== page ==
Utah is one of the four corner states, along with New Mexico, Arizona, and Colorado. It is also bordered by Idaho, Wyoming, and Nevada. Utah has a gorgeous natural environment and is home to deserts and forests. The Rocky Mountains, the Great Basin, and the Colorado Plateau meet in Utah to contribute to its unique geography.

The Majority of Utahns Are Mormons

Utah facts tell us approximately 62% of Utah’s residents, known as Utahns or Utahans, consider themselves to be Mormons, though only 41% of them are active. The next largest group by religious affiliation is those who do not identify as having any religion. The unaffiliated makeup about 16% of Utah’s population. Those who self identify as Catholic round out the top three religious groups, with 10% of the population.

Utah Has Five National Parks

Utah is home to five national parks and is the state with the third-highest number of national parks. Arches National Park, Bryce Canyon National Park, Canyonlands National Park, Capitol Reef National Park, and Zion National Park are federally protected parks with gorgeous geological formations. Utah is also home to seven national monuments and seven national forests, in addition to its numerous state parks and monuments.

The United States Ski Team Hits the Slopes in Utah

Utah has several popular ski resorts. Utah facts indicate that thanks to great snow conditions and urban accessibility, Utah’s ski resorts have grown in popularity with ski enthusiasts. Park City, Utah, one of the United States’ top ski resorts, is home to the United States Ski Team. Other popular ski areas are located near Salt Lake City, Ogden, and Provo.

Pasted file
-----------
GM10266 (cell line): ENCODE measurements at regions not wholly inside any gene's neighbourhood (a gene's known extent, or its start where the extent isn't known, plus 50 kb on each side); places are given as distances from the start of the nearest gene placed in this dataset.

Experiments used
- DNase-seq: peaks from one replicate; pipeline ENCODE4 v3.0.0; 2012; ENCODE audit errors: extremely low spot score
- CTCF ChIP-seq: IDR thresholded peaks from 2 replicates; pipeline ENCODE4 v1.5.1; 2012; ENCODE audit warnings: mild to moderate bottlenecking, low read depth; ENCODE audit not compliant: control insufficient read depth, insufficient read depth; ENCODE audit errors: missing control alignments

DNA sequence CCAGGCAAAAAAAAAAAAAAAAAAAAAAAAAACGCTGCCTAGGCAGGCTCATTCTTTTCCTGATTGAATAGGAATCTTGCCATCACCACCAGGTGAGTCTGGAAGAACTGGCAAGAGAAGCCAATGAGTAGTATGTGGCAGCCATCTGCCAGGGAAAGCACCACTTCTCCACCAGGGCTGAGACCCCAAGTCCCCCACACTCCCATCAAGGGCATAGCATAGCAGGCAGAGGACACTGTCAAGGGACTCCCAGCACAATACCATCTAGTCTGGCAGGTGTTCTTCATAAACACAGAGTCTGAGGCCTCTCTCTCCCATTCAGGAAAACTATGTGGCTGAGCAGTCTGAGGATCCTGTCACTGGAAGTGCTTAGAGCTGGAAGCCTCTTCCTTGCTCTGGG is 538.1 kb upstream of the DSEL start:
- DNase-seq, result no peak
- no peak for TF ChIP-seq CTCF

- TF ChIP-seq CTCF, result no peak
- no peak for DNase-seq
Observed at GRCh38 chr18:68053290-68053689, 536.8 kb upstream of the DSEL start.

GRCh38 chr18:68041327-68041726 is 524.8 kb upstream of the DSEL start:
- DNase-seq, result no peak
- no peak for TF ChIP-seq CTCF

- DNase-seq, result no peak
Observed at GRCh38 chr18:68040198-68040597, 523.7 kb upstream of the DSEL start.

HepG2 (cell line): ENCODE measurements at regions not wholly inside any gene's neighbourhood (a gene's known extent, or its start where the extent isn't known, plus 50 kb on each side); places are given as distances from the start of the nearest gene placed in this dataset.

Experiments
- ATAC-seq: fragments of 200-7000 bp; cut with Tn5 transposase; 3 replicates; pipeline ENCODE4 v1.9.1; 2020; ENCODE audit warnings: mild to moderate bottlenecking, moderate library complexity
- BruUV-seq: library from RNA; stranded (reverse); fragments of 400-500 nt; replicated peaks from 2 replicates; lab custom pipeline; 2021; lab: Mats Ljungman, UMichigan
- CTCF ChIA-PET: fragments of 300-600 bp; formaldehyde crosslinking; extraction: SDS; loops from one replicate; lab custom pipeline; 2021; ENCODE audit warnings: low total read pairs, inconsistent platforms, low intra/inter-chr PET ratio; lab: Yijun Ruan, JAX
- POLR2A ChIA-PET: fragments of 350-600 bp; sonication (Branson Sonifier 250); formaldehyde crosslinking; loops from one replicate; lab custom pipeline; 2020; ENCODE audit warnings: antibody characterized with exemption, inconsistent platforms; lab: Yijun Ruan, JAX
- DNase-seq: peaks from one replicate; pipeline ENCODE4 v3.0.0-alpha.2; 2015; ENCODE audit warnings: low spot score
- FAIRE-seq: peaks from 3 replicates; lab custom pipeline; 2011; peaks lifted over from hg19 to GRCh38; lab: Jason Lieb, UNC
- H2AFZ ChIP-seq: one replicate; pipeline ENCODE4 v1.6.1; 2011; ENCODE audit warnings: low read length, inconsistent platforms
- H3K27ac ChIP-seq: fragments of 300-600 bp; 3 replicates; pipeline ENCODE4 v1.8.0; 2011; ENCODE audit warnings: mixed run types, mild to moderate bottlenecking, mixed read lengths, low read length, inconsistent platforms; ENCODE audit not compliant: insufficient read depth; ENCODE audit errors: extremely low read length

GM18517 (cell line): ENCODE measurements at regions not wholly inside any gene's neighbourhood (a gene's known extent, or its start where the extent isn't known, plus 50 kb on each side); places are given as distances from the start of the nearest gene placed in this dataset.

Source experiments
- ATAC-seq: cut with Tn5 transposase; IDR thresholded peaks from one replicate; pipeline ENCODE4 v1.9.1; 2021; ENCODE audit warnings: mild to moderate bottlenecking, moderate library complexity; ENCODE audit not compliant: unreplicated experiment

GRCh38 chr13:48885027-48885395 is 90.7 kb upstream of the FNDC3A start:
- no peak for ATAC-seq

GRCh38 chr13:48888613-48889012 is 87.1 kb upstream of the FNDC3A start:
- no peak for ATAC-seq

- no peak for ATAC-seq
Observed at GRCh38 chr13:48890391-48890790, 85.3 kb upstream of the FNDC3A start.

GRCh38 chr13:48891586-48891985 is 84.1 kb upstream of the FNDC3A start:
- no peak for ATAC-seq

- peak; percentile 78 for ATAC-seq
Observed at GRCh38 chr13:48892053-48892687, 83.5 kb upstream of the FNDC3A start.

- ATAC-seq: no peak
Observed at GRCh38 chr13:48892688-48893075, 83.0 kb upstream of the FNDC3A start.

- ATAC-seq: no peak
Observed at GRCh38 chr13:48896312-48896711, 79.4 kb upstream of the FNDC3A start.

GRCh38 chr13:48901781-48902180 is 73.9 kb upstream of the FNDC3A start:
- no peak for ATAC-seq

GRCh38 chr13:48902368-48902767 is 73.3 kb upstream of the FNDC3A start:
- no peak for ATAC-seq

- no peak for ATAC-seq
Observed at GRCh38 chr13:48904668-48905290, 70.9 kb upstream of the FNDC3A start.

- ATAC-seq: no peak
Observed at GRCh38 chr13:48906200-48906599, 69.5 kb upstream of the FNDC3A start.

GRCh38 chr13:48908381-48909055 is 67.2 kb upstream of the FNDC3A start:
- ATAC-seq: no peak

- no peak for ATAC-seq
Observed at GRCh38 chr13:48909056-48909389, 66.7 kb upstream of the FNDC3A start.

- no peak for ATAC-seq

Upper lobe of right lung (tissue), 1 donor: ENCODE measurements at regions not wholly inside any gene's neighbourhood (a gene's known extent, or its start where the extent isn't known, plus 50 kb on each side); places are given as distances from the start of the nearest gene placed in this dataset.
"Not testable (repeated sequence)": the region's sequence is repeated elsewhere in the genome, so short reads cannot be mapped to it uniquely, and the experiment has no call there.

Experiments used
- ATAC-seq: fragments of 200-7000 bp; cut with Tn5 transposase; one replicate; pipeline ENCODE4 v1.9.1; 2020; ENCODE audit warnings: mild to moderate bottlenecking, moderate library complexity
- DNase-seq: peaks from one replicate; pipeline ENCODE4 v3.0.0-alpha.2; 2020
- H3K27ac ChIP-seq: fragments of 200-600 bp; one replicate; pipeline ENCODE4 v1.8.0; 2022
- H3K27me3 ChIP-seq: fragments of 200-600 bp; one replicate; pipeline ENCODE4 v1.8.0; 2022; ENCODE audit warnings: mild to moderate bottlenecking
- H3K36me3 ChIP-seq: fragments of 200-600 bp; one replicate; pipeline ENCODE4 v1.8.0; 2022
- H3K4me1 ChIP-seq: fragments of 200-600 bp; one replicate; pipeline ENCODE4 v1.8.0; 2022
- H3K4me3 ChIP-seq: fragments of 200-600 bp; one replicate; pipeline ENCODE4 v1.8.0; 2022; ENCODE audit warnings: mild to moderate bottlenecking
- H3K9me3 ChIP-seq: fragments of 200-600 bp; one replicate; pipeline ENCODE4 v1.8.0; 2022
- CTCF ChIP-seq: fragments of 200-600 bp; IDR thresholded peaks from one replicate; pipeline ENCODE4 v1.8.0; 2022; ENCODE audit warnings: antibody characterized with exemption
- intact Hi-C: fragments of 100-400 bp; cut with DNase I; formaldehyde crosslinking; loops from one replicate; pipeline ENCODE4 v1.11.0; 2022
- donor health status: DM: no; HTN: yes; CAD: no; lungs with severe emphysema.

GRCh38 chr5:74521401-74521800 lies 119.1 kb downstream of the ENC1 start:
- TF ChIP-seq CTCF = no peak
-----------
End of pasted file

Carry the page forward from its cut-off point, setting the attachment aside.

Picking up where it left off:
Temple Square Draws Tourist Crowds

Most-Popular-Attractions-by-State
Most Popular Attractions by State

Temple Square is the headquarters for the Church of Jesus of Latter-Day Saints. It is located in Salt Lake City, Utah, and was settled in 1847 by Brigham Young and the Mormon pioneers. Temple Square is a tourist favorite in Salt Lake City, drawing three to five million people yearly to its museums and libraries.

Park City, Utah, Hosts Sundance Annually

Each year in January, celebrities gather in Park City and Ogden, Utah, to celebrate independent films. Utah facts indicate a host of famous faces screen films, attend parties and await awards while surrounded by the beautiful mountains and prime skiing resorts of the area.

Utah Boasts Several Cultural Attractions

Not only is Utah home to the Sundance film festival, but it also hosts the Red Rock Film Festival, the DOCUTAH Film Festival, and the Utah Shakespearean Festival.

Utah Was Second State to Offer Women’s Suffrage

Utah facts tell us that before the United States allowed women to vote, the state gave women voting rights. Wyoming was the first state to offer women’s suffrage and Utah followed suit in 1870. Unfortunately, the US government curtailed these rights in 1887 for fear of too much Mormon input. Women’s voting rights were reinstated once Utah became a state. The United States granted women’s suffrage in 1920. Though Utah allowed women voting rights in 1870, it has not signed the equal rights amendment, which guarantees equal rights for men and women.

Utah Gave Up Polygamy to Become A State